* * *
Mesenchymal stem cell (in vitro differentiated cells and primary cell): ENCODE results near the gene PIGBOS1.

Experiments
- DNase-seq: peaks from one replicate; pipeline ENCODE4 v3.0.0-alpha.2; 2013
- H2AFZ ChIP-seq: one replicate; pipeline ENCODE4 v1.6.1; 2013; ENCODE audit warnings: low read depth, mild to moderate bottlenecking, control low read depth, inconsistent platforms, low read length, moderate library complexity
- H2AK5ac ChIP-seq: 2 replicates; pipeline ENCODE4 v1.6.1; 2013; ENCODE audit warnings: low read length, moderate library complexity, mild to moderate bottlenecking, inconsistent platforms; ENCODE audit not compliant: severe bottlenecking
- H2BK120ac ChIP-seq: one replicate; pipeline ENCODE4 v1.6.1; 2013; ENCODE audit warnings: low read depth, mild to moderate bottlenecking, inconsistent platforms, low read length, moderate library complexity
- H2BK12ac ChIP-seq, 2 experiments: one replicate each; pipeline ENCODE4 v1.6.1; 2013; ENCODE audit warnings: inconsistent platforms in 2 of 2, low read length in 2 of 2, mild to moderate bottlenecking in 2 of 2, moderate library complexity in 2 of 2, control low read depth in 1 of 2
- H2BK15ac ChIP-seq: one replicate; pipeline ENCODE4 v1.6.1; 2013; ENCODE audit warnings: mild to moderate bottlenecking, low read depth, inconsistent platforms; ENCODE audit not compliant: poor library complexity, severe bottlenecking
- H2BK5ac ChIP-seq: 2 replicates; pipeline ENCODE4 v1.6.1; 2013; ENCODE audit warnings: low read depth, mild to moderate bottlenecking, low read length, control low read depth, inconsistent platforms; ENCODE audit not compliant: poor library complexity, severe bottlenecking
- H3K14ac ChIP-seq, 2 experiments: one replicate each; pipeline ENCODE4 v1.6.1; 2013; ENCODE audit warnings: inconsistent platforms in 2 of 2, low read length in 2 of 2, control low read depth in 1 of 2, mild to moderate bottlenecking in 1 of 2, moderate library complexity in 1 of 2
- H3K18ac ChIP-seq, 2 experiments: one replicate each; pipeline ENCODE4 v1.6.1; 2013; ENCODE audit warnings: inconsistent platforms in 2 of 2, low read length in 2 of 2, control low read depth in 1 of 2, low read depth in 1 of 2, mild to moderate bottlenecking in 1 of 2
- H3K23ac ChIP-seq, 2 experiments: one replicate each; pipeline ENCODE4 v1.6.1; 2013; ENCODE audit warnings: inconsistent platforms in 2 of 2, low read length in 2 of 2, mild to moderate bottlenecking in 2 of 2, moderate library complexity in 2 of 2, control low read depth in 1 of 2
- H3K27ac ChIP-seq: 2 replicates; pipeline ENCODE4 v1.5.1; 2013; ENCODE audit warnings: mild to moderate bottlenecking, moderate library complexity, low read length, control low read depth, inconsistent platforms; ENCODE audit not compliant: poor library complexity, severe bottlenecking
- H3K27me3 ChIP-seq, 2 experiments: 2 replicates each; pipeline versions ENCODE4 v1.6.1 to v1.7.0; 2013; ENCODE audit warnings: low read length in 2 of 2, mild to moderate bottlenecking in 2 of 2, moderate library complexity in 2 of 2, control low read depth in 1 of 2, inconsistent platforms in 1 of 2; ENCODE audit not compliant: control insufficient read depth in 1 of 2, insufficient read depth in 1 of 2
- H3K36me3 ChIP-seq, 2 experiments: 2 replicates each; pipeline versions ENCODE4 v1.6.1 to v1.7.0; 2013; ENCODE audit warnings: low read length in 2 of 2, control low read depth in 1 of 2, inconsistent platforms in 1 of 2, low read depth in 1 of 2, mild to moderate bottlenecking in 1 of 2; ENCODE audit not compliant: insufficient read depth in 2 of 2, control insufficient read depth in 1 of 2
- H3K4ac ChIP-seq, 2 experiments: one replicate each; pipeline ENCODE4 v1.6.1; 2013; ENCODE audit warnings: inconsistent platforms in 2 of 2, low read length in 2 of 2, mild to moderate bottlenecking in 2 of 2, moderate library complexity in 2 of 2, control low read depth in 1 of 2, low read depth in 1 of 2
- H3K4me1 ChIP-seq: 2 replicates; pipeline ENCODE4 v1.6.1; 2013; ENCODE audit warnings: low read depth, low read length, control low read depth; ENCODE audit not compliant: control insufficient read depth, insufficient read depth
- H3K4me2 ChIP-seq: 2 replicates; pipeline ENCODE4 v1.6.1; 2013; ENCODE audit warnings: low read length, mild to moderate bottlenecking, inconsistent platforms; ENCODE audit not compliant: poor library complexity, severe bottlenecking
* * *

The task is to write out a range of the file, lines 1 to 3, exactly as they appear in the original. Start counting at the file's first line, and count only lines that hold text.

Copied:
Mesenchymal stem cell (in vitro differentiated cells and primary cell): ENCODE results near the gene PIGBOS1.

Experiments
- DNase-seq: peaks from one replicate; pipeline ENCODE4 v3.0.0-alpha.2; 2013